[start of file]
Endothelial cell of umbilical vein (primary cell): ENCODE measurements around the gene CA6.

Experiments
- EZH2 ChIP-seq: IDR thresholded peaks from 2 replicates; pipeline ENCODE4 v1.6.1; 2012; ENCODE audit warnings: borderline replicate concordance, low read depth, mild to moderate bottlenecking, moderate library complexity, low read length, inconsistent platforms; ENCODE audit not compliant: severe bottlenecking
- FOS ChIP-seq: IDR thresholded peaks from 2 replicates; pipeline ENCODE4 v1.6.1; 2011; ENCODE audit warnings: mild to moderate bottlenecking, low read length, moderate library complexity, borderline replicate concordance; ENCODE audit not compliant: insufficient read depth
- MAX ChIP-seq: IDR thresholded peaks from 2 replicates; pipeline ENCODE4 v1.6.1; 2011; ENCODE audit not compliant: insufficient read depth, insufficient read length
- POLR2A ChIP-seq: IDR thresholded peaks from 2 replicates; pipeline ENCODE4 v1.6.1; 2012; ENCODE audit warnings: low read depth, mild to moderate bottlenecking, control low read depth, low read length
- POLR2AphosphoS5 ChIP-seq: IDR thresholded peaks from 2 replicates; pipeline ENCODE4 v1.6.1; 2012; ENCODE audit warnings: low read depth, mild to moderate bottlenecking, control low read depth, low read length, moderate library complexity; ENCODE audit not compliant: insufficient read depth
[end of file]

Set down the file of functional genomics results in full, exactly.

Endothelial cell of umbilical vein (primary cell): ENCODE measurements around the gene CA6.

Experiments
- EZH2 ChIP-seq: IDR thresholded peaks from 2 replicates; pipeline ENCODE4 v1.6.1; 2012; ENCODE audit warnings: borderline replicate concordance, low read depth, mild to moderate bottlenecking, moderate library complexity, low read length, inconsistent platforms; ENCODE audit not compliant: severe bottlenecking
- FOS ChIP-seq: IDR thresholded peaks from 2 replicates; pipeline ENCODE4 v1.6.1; 2011; ENCODE audit warnings: mild to moderate bottlenecking, low read length, moderate library complexity, borderline replicate concordance; ENCODE audit not compliant: insufficient read depth
- MAX ChIP-seq: IDR thresholded peaks from 2 replicates; pipeline ENCODE4 v1.6.1; 2011; ENCODE audit not compliant: insufficient read depth, insufficient read length
- POLR2A ChIP-seq: IDR thresholded peaks from 2 replicates; pipeline ENCODE4 v1.6.1; 2012; ENCODE audit warnings: low read depth, mild to moderate bottlenecking, control low read depth, low read length
- POLR2AphosphoS5 ChIP-seq: IDR thresholded peaks from 2 replicates; pipeline ENCODE4 v1.6.1; 2012; ENCODE audit warnings: low read depth, mild to moderate bottlenecking, control low read depth, low read length, moderate library complexity; ENCODE audit not compliant: insufficient read depth